Butterflying pork tenderloin ensures even cooking as well as quicker preparation. Our tenderloin gets rubbed with a simple Dijon-oil mixture and served with Salsa Verde on the side. Try it with our Mushroom and Carrot Bulgur and a salad for a pleasing weeknight dinner.
- Yields: 2 to 3 servings
- Difficulty: Easy
- Total: 15 mins
- Active: 15 mins
- 1 (12- to 16-ounce) pork tenderloin
- 1 teaspoon Dijon mustard
- 2 teaspoons extra-virgin olive oil, plus more for coating the baking sheet
- Kosher salt
- Freshly ground black pepper
- Salsa Verde, for serving (see recipe intro)
- Heat the broiler to medium and arrange a rack in the top of the oven.
- To butterfly the pork, place the tenderloin on a cutting board with one end pointing toward you. Slice lengthwise down the center, almost but not quite cutting through the tenderloin, leaving about 1/4- to 1/2-inch thickness of meat intact.
- Open the tenderloin up like a book and push on it to flatten.
- Starting on the left side, with the blade of the knife parallel to the cutting board and the blade facing left, slice down the length of the seam, maintaining the 1/4- to 1/2-inch thickness.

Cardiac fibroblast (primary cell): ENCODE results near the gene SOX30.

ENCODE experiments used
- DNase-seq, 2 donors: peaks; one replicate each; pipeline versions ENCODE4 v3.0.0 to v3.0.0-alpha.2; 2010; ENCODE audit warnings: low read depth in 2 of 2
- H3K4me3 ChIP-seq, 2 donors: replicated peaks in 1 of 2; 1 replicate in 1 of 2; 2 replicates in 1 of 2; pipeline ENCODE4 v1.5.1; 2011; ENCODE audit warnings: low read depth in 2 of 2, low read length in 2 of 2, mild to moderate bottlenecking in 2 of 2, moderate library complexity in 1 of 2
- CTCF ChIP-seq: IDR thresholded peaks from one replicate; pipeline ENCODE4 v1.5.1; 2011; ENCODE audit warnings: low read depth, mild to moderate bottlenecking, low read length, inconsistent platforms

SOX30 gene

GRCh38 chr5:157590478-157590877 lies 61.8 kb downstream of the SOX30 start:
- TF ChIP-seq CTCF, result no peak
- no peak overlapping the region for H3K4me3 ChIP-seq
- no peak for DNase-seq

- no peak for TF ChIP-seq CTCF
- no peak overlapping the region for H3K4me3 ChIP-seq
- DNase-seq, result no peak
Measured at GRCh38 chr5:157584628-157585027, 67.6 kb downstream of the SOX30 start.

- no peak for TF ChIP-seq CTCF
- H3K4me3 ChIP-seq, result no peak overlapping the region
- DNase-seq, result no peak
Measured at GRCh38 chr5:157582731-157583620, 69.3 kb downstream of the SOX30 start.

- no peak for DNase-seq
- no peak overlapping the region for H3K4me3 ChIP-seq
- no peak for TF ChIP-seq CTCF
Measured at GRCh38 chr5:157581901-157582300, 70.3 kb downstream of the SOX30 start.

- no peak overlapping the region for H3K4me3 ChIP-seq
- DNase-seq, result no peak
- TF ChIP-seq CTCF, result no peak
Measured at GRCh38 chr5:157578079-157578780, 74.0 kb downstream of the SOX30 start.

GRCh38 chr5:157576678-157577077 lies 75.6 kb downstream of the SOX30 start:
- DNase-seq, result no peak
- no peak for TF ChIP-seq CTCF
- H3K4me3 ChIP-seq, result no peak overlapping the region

- Pull the meat open and press down to flatten. Continue cutting and flattening until the entire left half is 1/4- to 1/2-inch thickness. Rotate the tenderloin and repeat on the other half.
- Lightly coat a baking sheet with olive oil and place the tenderloin cut-side down on the baking sheet.
- Combine the mustard and measured olive oil in a small bowl and rub it on top of the pork, then season the meat well with salt and pepper. Place the tenderloin under the broiler and cook until the top is light golden brown, about 12 to 15 minutes.
- Remove from the broiler and place on a cutting board. Cover the pork loosely with foil and let it rest for 5 minutes. Slice against the grain and place on a platter. Serve with salsa verde.
Beverage pairing: This dish has great balance on its own, so a balanced wine is also called for. Pork can often go with red or white wine; the salsa verde may push in the direction of the latter. However, a light, lean, and earthy red might be a little more interesting. Use the mustard as a jumping off point and go with a simple red from the region of Dijon, Burgundy. Try the 2005 Bourgogne Passetoutgrain from Domaine Jean Tardy, a bright, juicy blend of 50 percent Pinot Noir and 50 percent Gamay from one of the top producers in the region.